Study Type  ICMJE Interventional
Study Phase  ICMJE Phase 4
Study Design  ICMJE Allocation: Randomized
Intervention Model: Parallel Assignment
Masking: Single (Participant)
Primary Purpose: Screening
Condition  ICMJE Polyps
Intervention  ICMJE Procedure: Colonoscopy
Screening colonoscopy
Other Names:
  • Endoscopy
  • Flexible endoscopy
Study Arms  ICMJE
  • Experimental: Carbon dioxide
    Patients insufflated with carbon dioxide during screening colonoscopy
    Intervention: Procedure: Colonoscopy
  • Active Comparator: Air
    Patients insufflated with air during screening colonoscopy
    Intervention: Procedure: Colonoscopy
Publications * Szura M, Pach R, Matyja A, Kulig J. Carbon dioxide insufflation during screening unsedated colonoscopy: a randomised clinical trial. Eur J Cancer Prev. 2015 Jan;24(1):37-43. doi: 10.1097/CEJ.0000000000000047.

*   Includes publications given by the data provider as well as publications identified by ClinicalTrials.gov Identifier (NCT Number) in Medline.
 
Recruitment Information
Recruitment Status  ICMJE Completed
Actual Enrollment  ICMJE
 (submitted: October 27, 2011)
200
Original Actual Enrollment  ICMJE Same as current
Actual Study Completion Date  ICMJE June 2011
Actual Primary Completion Date December 2010   (Final data collection date for primary outcome measure)
Eligibility Criteria  ICMJE

Inclusion Criteria:

  • age 50 yo and more
  • no previous large bowel operations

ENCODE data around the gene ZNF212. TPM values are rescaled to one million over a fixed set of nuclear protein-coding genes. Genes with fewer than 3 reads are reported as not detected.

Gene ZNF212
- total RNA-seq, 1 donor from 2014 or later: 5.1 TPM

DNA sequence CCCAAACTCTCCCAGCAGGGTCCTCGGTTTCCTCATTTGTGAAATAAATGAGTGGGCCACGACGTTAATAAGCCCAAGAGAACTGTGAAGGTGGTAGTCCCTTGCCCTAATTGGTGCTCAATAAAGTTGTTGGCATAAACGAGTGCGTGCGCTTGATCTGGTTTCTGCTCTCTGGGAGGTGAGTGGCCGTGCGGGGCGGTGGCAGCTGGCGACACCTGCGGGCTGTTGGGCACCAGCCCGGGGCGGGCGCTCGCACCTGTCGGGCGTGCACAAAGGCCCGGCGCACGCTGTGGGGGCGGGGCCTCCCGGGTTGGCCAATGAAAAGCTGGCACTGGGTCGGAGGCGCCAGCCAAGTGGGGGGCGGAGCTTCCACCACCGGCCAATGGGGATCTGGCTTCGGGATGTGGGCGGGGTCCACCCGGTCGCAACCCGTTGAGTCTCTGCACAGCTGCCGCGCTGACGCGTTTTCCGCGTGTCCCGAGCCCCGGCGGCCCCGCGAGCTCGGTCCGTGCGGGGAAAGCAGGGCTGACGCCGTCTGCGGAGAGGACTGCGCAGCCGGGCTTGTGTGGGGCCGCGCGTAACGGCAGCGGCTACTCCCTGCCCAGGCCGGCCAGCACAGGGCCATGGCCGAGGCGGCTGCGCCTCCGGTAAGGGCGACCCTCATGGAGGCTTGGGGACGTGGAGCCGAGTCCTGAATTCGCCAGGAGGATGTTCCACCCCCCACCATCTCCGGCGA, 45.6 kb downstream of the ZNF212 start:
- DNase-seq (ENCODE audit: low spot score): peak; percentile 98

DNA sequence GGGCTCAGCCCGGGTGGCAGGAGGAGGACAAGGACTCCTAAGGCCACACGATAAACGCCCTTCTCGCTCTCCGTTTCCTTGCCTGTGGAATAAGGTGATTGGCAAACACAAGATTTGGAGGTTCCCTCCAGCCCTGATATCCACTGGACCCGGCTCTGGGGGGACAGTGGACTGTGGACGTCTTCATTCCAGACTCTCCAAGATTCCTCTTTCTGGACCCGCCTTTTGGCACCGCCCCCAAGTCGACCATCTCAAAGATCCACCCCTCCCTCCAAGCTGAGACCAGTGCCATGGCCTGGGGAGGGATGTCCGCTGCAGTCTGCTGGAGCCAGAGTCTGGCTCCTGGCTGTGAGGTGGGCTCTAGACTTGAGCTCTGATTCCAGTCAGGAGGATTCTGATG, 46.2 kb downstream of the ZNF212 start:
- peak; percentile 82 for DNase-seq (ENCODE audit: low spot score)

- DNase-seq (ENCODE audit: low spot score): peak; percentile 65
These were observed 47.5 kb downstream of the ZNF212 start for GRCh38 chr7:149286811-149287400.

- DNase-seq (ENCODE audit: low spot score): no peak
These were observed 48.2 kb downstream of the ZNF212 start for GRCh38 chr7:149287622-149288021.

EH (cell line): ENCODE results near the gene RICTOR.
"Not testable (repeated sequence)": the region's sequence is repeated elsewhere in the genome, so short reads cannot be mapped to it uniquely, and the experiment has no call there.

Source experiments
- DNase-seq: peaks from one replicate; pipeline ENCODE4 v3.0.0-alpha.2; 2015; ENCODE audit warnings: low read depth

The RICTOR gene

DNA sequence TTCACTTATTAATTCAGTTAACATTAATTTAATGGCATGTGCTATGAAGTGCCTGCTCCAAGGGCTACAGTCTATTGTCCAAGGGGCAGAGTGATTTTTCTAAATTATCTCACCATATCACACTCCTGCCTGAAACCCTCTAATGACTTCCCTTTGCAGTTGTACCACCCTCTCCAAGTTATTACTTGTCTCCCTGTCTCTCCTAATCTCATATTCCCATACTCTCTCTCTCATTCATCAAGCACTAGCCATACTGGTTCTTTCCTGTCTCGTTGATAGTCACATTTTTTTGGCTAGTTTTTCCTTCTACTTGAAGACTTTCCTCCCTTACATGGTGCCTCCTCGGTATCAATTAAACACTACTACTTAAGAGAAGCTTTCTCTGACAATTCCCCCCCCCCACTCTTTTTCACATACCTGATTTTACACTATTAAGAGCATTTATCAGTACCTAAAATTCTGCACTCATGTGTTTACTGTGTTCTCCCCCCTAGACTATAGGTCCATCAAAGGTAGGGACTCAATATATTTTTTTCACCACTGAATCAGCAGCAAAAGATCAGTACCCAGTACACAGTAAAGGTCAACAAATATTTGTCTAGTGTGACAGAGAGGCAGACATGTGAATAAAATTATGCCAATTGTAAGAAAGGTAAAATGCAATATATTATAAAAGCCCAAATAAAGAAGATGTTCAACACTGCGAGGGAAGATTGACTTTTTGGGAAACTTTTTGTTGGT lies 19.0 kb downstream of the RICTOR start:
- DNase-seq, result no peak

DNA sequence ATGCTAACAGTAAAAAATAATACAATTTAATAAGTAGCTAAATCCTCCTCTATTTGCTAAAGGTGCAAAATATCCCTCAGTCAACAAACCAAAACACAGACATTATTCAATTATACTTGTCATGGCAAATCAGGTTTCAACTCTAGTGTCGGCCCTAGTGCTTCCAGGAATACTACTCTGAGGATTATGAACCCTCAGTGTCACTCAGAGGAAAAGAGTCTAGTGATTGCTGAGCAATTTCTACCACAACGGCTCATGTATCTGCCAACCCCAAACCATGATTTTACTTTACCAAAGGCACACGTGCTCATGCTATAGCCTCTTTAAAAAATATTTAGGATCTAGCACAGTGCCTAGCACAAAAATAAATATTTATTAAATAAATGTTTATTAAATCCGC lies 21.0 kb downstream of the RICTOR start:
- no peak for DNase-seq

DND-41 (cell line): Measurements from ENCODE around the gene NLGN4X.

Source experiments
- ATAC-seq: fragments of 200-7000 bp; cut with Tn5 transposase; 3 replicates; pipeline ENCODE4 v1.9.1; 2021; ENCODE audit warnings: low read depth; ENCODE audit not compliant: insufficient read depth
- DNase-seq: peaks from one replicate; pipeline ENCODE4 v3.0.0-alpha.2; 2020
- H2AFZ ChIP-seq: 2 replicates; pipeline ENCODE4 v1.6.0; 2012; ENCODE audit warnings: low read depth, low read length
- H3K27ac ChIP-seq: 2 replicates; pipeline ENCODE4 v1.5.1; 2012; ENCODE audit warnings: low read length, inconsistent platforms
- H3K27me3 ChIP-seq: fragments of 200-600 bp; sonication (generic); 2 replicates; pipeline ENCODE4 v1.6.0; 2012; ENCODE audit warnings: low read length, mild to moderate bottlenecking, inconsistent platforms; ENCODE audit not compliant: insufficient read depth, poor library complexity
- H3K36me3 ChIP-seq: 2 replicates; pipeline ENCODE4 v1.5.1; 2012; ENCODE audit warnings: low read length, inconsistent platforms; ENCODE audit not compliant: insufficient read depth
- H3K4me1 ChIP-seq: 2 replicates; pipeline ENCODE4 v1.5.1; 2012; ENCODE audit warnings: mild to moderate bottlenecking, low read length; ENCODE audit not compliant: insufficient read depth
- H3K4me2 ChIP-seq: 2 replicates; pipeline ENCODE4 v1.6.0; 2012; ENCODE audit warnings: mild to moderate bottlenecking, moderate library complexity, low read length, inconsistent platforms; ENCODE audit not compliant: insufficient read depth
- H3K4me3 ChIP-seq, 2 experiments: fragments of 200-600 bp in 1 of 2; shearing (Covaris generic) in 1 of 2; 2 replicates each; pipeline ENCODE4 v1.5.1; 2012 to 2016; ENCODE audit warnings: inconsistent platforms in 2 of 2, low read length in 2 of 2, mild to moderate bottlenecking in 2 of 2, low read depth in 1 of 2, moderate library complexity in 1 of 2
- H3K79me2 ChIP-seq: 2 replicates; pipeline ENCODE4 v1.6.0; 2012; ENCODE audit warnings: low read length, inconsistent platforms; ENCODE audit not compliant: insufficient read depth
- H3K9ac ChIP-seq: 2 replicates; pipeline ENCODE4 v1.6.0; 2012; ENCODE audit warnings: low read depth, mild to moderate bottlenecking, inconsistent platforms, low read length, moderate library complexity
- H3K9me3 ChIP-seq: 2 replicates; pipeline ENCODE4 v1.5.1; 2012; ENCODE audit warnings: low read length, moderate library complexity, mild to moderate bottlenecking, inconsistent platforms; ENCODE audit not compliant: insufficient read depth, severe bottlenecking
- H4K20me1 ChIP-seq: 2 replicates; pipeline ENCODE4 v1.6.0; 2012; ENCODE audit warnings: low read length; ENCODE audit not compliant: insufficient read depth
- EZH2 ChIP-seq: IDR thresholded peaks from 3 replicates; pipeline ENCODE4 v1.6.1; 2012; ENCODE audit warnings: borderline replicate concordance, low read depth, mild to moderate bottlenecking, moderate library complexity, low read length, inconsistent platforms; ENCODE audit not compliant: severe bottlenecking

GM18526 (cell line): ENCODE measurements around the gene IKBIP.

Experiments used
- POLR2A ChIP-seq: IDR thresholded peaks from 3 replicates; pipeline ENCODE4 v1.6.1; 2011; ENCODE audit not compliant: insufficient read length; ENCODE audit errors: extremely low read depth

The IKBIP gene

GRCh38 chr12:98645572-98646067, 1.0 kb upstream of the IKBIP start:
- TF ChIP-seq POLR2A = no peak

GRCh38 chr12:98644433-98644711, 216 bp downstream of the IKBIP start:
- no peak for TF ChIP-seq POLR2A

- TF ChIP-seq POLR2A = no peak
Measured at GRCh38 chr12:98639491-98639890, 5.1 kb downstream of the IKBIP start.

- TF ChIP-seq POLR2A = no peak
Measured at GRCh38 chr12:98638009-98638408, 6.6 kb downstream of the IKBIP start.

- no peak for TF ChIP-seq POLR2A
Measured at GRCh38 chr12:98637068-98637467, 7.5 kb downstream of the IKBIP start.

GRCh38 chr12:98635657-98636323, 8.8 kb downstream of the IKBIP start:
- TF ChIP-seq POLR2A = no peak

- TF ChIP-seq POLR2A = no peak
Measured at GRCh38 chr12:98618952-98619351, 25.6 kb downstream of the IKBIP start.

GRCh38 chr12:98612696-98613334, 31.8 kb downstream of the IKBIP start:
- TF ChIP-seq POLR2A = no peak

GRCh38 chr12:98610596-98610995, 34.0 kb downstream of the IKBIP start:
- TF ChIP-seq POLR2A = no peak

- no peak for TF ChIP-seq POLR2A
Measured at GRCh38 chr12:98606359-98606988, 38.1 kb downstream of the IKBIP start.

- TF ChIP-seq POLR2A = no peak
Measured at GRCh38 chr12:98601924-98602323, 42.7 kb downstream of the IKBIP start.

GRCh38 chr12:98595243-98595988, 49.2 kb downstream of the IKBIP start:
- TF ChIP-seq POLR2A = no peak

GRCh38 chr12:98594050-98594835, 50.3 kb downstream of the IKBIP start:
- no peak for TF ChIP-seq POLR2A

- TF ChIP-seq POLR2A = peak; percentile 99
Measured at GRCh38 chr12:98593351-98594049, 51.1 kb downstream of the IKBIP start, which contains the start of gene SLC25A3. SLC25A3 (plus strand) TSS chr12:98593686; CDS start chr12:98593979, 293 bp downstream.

• no previous colonoscopy
  • informed consent

Exclusion Criteria:

  • previous colonoscopy
  • previous large bowel operations/ polypectomies
Sex/Gender  ICMJE
Sexes Eligible for Study: All
Ages  ICMJE 50 Years to 65 Years   (Adult, Older Adult)
Accepts Healthy Volunteers  ICMJE No
Contacts  ICMJE Contact information is only displayed when the study is recruiting subjects
Listed Location Countries  ICMJE Poland
Removed Location Countries  
 
Administrative Information
NCT Number  ICMJE NCT01461564
Other Study ID Numbers  ICMJE Cracow CO2 Trial
Has Data Monitoring Committee No
U.S. FDA-regulated Product Not Provided
IPD Sharing Statement  ICMJE Not Provided
Responsible Party Radoslaw Pach, Jagiellonian University
Study Sponsor  ICMJE Jagiellonian University
Collaborators  ICMJE Not Provided
Investigators  ICMJE
Study Director: Miroslaw Szura, MD PhD I Dept of General, Oncological and GI Surgery Jagiellonian University
Principal Investigator: Radoslaw Pach, MD PhD I Dept of General, Oncological and GI Surgery Jagiellonian University
Study Chair: Andrzej Matyja, MD PhD I Dept of General, Oncological and GI Surgery Jagiellonian University
PRS Account Jagiellonian University
Verification Date June 2014

ICMJE     Data element required by the International Committee of Medical Journal Editors and the World Health Organization ICTRP